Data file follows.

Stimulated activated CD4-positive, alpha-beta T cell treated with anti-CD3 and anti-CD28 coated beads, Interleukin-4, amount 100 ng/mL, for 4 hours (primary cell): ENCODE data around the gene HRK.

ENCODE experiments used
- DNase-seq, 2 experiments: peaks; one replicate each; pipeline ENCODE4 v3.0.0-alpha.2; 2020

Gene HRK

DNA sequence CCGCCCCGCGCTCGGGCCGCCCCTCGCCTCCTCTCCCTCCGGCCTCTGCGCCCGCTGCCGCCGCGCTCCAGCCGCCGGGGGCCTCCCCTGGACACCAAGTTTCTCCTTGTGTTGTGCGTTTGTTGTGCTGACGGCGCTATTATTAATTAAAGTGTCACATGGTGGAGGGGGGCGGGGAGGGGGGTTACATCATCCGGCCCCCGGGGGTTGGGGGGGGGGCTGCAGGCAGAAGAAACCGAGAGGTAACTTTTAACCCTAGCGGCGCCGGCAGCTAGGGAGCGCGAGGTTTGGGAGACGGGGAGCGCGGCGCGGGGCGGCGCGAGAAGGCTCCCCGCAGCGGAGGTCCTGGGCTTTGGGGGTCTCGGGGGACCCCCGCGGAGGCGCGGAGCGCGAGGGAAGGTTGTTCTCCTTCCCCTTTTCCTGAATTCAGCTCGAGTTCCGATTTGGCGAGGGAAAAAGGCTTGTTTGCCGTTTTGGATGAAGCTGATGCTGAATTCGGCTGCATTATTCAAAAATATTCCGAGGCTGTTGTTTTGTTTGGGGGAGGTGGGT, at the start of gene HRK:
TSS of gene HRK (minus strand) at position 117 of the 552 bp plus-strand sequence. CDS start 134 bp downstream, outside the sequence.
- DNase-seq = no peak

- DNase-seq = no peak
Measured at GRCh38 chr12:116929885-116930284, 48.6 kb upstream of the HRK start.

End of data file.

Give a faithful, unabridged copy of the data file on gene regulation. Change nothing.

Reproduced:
Stimulated activated CD4-positive, alpha-beta T cell treated with anti-CD3 and anti-CD28 coated beads, Interleukin-4, amount 100 ng/mL, for 4 hours (primary cell): ENCODE data around the gene HRK.

ENCODE experiments used
- DNase-seq, 2 experiments: peaks; one replicate each; pipeline ENCODE4 v3.0.0-alpha.2; 2020

Gene HRK

DNA sequence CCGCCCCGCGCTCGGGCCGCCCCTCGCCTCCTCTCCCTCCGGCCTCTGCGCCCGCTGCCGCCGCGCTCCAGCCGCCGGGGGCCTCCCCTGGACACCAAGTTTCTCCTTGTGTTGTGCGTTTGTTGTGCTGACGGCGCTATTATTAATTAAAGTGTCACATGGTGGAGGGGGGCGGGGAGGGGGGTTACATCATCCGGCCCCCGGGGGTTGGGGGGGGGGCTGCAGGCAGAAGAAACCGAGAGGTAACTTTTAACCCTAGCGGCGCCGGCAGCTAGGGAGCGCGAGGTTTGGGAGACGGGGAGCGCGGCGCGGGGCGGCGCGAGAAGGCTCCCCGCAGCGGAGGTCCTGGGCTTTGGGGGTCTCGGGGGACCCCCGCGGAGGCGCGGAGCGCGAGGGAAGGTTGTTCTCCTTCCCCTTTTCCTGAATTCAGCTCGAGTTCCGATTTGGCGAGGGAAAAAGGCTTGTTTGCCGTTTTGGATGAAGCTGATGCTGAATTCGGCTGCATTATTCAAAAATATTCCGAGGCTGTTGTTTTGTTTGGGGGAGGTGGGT, at the start of gene HRK:
TSS of gene HRK (minus strand) at position 117 of the 552 bp plus-strand sequence. CDS start 134 bp downstream, outside the sequence.
- DNase-seq = no peak

- DNase-seq = no peak
Measured at GRCh38 chr12:116929885-116930284, 48.6 kb upstream of the HRK start.